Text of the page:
The annual Retirement Income Literacy Survey asks over a thousand Americans between the ages of 60 and 75 to answer basic financial questions that relate to retirement. In the 2017 survey, 74% of the people who responded to the survey failed this quiz -- a disturbingly high percentage. Here are some of the most frequently missed investment-related questions along with the correct answers.
When is a steep drop in portfolio value most dangerous for a retiree: well before retirement, right at retirement, or several years into retirement?
Only 34% of the survey respondents correctly answered that a drop in value that happens right at the time of retirement is by far the most problematic. That's because when your investments decline right at the moment when you begin to tap them, they'll have a much harder time recovering in value and thereby lasting long enough to fund your entire retirement.
If a portfolio drops well before retirement, then there's still time for it to recover before you need to use it; and if the crash happens when you've been retired for a while, by that time you won't need the funds to last as long as you would right at the start of your retirement. And it doesn't help that the first required minimum distribution (RMD) is the biggest one -- if your portfolio is already reeling at the point you have to start taking RMDs, you'll have an even harder time maintaining your capital. You can minimize the risk of starting out your retirement on the wrong foot by shifting your investments over to less volatile assets well before you retire. If you run into this problem anyway, delaying retirement by few years is the safest option. Otherwise, you'll need to keep your retirement account withdrawals as small as possible for at least the first few years, in order to give your savings time to recover.
Which type of fund has the highest returns over time: dividend-paying stocks, large-company stocks, small-company stocks, or high-yield bonds?
Small-company stocks produce the highest return over a long time window, but just 10% of survey respondents realized that fact. However, small-company stocks also tend to be more volatile and risky than the stocks of larger companies. Thus, small-cap funds and stocks are generally a better choice for someone who still has many years to go before retirement, since volatility doesn't matter so much when you have several decades to go before you need to access the investments. As you approach retirement, it's wise to switch to more stable stock investments such as large-company funds and high dividend yield funds; your percentage of bond investments should also increase over time with a corresponding reduction of stock investments. When you're actually in retirement, it's wise to emphasize income investments like bonds and high dividend stocks.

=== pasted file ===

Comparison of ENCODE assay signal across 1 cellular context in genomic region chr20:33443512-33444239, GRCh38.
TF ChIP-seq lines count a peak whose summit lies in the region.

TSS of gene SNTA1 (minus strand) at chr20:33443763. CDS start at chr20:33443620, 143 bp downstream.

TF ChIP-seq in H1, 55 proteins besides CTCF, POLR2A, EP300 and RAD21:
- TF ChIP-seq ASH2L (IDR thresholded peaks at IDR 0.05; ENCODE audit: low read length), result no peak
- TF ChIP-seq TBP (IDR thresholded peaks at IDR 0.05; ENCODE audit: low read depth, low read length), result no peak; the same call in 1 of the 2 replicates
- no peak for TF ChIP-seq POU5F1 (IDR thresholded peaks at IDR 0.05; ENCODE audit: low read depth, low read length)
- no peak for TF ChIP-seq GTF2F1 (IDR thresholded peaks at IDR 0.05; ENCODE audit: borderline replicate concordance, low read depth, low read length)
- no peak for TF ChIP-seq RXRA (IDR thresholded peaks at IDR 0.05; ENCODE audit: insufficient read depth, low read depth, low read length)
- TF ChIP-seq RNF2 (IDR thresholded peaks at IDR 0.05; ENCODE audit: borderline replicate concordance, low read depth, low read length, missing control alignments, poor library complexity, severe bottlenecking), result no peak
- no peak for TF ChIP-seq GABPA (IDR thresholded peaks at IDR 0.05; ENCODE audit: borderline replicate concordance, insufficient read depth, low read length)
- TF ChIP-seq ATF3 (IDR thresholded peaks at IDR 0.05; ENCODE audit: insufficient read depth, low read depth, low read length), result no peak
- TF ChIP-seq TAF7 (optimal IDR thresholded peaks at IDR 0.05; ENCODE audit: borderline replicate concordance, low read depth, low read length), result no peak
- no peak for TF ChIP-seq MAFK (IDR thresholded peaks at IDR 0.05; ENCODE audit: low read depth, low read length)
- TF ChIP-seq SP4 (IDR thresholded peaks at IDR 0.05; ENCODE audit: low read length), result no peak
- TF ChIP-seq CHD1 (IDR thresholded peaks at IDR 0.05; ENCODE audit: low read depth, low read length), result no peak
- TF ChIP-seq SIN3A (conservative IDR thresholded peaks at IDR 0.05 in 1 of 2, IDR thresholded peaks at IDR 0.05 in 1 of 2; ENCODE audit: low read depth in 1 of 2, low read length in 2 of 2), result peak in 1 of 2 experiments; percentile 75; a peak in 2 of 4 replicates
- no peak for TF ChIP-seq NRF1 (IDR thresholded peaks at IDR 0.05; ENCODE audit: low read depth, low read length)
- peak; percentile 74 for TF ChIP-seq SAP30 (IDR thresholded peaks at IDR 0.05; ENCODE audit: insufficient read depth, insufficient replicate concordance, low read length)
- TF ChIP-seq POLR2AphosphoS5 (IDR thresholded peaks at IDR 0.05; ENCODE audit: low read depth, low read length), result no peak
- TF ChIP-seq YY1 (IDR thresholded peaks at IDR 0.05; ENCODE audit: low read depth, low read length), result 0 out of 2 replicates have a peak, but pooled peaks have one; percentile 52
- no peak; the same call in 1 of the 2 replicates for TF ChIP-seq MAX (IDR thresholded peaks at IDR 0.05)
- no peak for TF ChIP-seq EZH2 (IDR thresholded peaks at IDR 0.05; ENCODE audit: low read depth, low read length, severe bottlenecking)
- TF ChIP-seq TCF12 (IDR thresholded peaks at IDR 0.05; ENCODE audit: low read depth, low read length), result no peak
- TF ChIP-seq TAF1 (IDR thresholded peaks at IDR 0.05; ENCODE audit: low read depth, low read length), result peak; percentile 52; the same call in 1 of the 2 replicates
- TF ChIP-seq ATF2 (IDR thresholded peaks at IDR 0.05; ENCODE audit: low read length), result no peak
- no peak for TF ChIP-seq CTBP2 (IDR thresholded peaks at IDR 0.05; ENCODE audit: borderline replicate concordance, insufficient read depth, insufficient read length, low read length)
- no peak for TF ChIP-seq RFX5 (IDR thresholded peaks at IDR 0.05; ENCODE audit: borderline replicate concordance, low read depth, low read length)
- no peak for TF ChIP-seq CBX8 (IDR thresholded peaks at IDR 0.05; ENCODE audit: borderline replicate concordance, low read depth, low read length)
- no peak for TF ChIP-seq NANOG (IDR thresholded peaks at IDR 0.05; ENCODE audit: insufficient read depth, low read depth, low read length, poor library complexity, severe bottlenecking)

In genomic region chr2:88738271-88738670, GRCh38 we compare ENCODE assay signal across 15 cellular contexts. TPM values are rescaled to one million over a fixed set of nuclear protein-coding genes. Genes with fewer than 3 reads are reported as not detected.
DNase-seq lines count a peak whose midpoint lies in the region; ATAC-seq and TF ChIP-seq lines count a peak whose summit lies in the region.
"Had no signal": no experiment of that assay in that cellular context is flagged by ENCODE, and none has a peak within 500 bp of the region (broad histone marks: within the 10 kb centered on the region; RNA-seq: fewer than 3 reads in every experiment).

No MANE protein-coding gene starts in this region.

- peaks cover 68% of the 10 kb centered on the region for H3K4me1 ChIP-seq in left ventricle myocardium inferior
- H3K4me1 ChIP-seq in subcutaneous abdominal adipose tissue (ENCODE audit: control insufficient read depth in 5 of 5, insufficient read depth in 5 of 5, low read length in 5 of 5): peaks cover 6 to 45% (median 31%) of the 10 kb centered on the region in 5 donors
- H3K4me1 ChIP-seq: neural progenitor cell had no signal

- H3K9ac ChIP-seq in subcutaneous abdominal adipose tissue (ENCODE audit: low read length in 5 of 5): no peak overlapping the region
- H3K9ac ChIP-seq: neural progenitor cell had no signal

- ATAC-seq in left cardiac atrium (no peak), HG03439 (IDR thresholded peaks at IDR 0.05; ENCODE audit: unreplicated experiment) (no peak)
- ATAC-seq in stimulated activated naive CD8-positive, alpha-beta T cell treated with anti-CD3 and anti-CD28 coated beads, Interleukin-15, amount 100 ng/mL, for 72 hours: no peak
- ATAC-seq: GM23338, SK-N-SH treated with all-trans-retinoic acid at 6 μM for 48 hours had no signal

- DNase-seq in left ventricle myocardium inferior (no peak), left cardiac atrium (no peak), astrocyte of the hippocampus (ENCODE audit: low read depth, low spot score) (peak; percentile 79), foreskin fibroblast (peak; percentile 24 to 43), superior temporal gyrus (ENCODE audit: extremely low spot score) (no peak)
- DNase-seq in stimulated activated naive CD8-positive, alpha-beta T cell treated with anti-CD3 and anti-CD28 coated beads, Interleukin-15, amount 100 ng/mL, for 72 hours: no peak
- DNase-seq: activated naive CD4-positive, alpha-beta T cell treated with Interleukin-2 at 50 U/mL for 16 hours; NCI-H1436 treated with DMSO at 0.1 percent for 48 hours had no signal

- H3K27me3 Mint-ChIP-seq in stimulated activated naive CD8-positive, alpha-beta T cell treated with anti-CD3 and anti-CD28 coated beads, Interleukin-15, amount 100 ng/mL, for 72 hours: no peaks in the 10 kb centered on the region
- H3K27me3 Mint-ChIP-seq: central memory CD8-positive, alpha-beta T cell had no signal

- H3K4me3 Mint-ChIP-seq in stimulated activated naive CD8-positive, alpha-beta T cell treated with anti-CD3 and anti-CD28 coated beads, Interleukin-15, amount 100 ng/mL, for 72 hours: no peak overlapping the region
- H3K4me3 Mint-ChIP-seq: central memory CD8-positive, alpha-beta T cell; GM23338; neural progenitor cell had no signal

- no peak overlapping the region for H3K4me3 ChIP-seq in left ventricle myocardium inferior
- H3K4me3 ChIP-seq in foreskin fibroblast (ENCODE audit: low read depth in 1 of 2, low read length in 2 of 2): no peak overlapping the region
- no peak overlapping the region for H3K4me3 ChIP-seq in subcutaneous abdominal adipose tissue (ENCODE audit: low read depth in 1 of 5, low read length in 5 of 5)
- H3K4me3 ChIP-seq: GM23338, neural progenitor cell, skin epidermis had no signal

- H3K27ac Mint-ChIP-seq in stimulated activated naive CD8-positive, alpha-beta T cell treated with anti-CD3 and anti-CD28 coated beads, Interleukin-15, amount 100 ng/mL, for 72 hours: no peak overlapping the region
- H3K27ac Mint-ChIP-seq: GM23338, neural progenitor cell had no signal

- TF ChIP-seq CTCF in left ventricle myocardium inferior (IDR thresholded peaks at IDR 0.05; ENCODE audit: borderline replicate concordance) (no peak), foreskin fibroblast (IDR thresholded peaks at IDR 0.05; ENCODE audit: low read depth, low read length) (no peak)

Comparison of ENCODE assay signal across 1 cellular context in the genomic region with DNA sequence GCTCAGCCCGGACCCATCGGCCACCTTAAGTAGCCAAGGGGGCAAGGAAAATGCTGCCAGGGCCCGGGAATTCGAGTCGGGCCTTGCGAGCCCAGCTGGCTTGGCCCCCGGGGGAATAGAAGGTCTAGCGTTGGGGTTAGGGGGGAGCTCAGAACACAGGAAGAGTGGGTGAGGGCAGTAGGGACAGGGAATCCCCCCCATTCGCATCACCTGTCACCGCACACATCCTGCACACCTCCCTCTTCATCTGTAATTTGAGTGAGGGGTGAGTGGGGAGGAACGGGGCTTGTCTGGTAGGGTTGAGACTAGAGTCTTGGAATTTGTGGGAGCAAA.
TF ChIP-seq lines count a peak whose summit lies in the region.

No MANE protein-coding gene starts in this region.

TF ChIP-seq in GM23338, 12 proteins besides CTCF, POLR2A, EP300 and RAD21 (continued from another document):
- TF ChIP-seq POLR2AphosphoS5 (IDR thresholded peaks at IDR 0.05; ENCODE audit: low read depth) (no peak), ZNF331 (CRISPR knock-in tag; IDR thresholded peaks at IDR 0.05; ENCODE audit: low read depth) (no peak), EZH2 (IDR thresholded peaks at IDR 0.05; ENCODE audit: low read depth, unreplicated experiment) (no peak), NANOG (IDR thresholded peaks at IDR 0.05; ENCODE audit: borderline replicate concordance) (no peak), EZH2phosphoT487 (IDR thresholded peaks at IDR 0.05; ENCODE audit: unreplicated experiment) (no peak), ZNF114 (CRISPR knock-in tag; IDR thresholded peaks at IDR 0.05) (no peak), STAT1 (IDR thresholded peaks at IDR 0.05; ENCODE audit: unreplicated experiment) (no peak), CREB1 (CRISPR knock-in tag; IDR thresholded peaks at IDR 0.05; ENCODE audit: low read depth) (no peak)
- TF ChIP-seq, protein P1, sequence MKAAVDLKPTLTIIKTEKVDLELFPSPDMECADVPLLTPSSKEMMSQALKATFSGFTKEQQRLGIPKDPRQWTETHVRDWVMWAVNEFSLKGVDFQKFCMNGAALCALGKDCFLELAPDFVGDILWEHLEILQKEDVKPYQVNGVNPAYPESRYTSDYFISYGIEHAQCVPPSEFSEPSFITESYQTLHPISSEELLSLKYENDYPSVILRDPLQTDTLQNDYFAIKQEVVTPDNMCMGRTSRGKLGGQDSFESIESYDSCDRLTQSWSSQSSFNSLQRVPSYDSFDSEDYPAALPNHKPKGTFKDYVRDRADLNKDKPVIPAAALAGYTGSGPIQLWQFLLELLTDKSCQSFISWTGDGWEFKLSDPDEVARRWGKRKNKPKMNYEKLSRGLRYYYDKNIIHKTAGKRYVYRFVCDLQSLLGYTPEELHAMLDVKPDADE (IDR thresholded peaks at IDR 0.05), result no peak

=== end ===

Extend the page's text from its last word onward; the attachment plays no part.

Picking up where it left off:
Which bonds have the highest average yield: treasury bonds, AAA-rated corporate bonds, or B-rated corporate bonds?
Treasury bonds, which are backed by the federal government, have the lowest risk of all bonds but also tend to offer the lowest yield. Corporate bonds are rated according to their risk, based on the issuing company's financial stability: AAA is the highest rating, referring to a very stable company that's highly likely to repay its bonds, while letters further down the alphabet refer to companies in shakier financial circumstances. Because a B rated bond is riskier than an AAA rated bond, the bond issuer must offer a higher yield on the bond in order to tempt investors to accept the higher level of risk. Sadly, only 26% of survey respondents correctly replied that B-rated bonds have the highest yield.
When interest rates rise significantly, do bond funds increase in value, decrease in value, or stay the same?
As just 34% of survey respondents realized, bond values drop when interest rates rise. This happens because bond yields are determined by the interest rate at the time the bond is issued. For example, if you buy a 10-year bond today that offers a 2% yield and then interest rates go up, newly issued 10-year bonds may now be offering 3% or 4% yields. That means your bond with the 2% yield is paying out less than other bonds are, so it's worth less than they are. The more interest rates rise, the lower your existing bond's value will become. Thus, bonds and bond funds tend to suffer when interest rates go up. The good news is that climbing interest rates tend to make stocks rise in value, so if you keep a fair percentage of your retirement savings in stocks, the gains you make in stocks will help balance out the losses in bonds during such times.
Find out if you're retirement literate
You can take the Retirement Income Literacy quiz yourself and see how you'd do. It's important to find out if you are misinformed in some aspects of retirement finance, because if your retirement plans are based on incorrect information, you're more likely to run out of money in retirement or risk having your portfolio fall apart at the worst possible time.